We stopped for our second coffee at Tesla where we found some interesting ideas. They had recipes for mixed drinks made with Tatratea. One with tea, another with wine. Note to self to follow up when we get home to find new creative ways to enjoy!

Next was a walk over the Danube on the most SNP, aka UFO bridge, where the pedestrian walkway ran under the highway. Across the river is the lookout tower which is shaped like a UFO – but we didn’t go up. The walkway was apparently the primary focus of the cleaning staff in Bratislava. The workers were cleaning off the graffiti which appeared overnight – an endless job I expect.

Then off to the EURO mall – the largest on the Danube – which the river cruise ships seemed to appreciate. A mall is mall nowadays – many of the stores identical to Canadian malls – but with different merchandise and higher prices. We met up with Derek & Marketa as planned about 2:15 pm. On the walk back to their car we passed the Church of St. Elizabeth – or better known as the Blue Church, a very nice chance happening! After a quick stop at our apt, we headed for a much awaited dinner. But not before sampling the burcak D&M brought; they had bought it from a friend of Marketas. Burcak is a very fresh wine only available for a short time – and we lucked out on our timing.

Once again we ate far too much – but we couldn’t resist! Gurmansky Grob was our destination for a royal goose feast. We had soup with goose neck, carrots & parsnips and noodles. Next goose liver with apples and bread and a pickle plate. Then the main attraction of goose with red cabbage and potato crepes – all with beers and a shot of slivovitz (pear). Finally all topped off with poppy-seed strudel. We rolled out much heavier – although our wallets were much lighter after a 205 Euro dinner!

We decided that Derek & Marketa would stay at our apt to allow Derek to have a couple of drinks with us (0 tolerance for drink driving here). So we dropped the car their intended sleep spot and walked back to our place for the night where the burcak was waiting patiently for us.

 

Austria/Slovakia/Hungary – Day 11 – Salzburg to Bratislava

We headed early to the train station for our trip to Vienna and then on to Bratislava where we had a rare day to ourselves. By chance we ran into Dan at the station and so were able to wish him a happy 60th in person. They were headed to Vienna to hook up with Natalie & Duncan, but on a different train.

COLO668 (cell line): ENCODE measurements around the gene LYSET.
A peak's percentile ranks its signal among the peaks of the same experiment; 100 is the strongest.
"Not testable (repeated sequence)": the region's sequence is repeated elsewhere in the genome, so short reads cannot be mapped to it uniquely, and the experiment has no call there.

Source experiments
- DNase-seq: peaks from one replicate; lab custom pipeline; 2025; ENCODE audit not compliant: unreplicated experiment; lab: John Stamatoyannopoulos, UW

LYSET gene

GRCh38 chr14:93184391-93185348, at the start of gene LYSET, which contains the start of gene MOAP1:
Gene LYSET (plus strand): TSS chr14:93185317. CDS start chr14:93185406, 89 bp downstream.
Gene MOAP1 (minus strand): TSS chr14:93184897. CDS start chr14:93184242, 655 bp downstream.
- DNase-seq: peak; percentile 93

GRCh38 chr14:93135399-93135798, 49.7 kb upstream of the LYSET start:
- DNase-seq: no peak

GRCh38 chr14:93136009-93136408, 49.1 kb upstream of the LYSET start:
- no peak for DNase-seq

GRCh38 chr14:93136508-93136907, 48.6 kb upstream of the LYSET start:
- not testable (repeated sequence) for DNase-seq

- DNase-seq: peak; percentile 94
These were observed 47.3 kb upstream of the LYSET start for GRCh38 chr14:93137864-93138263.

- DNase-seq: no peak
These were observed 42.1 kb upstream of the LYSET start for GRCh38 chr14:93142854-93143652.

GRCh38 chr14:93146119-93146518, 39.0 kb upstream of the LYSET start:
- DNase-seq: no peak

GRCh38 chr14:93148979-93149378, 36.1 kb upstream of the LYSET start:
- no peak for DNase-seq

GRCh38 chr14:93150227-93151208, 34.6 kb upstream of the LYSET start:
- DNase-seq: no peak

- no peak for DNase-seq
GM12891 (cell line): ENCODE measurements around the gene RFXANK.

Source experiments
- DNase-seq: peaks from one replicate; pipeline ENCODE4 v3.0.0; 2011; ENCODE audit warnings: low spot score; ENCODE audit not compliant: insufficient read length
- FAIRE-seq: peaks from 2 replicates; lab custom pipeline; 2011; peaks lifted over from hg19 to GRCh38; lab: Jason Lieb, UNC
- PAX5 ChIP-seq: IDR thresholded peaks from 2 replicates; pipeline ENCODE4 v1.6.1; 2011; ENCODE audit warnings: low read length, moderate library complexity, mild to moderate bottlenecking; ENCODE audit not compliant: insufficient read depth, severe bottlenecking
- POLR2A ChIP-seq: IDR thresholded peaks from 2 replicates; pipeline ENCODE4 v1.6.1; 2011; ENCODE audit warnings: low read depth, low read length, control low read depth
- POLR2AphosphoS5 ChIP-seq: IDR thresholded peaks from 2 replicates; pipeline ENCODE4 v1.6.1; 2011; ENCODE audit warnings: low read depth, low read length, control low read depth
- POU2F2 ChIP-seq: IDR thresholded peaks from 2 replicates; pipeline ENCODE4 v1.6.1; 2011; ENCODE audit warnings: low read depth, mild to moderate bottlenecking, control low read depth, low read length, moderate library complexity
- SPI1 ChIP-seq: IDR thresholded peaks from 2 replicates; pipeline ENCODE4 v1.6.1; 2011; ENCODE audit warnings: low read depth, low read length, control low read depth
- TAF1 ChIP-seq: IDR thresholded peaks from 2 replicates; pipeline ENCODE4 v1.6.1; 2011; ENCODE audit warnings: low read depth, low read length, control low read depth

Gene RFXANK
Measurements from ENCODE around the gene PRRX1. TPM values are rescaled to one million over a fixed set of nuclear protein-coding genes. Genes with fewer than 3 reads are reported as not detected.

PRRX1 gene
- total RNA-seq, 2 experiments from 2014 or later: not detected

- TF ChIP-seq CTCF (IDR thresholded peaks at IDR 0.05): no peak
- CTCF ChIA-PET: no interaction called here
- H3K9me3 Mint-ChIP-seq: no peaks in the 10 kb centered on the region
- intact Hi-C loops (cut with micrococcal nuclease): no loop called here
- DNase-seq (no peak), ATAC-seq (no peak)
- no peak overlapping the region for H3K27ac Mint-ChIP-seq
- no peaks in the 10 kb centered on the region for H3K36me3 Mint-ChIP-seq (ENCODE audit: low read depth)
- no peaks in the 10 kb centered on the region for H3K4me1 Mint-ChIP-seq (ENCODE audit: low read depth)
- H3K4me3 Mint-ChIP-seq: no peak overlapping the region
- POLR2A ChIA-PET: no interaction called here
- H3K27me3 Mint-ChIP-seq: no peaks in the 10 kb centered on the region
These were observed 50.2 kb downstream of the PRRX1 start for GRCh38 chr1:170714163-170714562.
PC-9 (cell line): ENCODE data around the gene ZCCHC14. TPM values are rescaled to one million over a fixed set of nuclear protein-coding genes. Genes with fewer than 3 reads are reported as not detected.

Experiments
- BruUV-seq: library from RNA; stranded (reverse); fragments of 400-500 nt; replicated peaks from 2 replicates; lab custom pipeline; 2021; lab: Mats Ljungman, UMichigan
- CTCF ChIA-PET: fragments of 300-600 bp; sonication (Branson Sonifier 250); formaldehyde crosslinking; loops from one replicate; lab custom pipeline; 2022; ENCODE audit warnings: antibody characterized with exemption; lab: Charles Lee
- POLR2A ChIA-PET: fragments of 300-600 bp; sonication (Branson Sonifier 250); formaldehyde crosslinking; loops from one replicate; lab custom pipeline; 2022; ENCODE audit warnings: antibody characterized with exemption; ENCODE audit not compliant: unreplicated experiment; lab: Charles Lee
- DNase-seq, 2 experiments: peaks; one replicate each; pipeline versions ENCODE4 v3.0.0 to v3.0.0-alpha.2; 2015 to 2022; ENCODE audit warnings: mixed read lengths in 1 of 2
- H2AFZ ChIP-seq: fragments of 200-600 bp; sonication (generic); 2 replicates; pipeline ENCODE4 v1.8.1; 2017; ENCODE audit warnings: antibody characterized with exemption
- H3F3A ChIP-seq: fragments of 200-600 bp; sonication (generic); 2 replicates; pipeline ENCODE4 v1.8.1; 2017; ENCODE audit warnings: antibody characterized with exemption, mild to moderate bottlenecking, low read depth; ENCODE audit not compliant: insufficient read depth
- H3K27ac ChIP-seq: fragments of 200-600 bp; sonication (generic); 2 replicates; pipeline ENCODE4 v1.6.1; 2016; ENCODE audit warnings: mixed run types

We arrived in Bratislava to much nicer weather, but to discover that our Austrian SIM card doesn’t work here for data, but we can at least phone. So we managed to contact our airBnB host and arranged to meet him at the apartment following a taxi ride from the train station. We had expected about 10 Euro for the trip, but it was 20 which seems a lot for what could have been a 25 minute walk – so no tip this time.

Our James Bond 007 apt was in a great location and very ‘IKEA’lly perfect with several James Bond accessories (nothing as exciting as a dart gun pen, but several pieces of art). Everything was brand new and the apt seems designed straight out of the catalogue. And I can’t help mentioning … the flat iron was the best I’ve ever used – a Remington – may need to try to find one back home!

We walked up to the Bratislavský Hrad (castle) which offered marvelous views of the city. It is the site of significant buildings dating back to about 700 AD, Celtic/Roman times, and has had very many changes over the centuries. The first actual hrad was probably built in the late 1200’s.

We paid to enter the castle but there were only limited exhibits open and many rooms had not been staged. The best was that of the Slovak painter Martin Benka who died in 1971 at the age of 80. His early painting style was reminiscent of the Group of 7, but then his work evolved and you could clearly see the Russian influence during / post WWII. We had hoped for the furniture exhibit, but alas it was not open.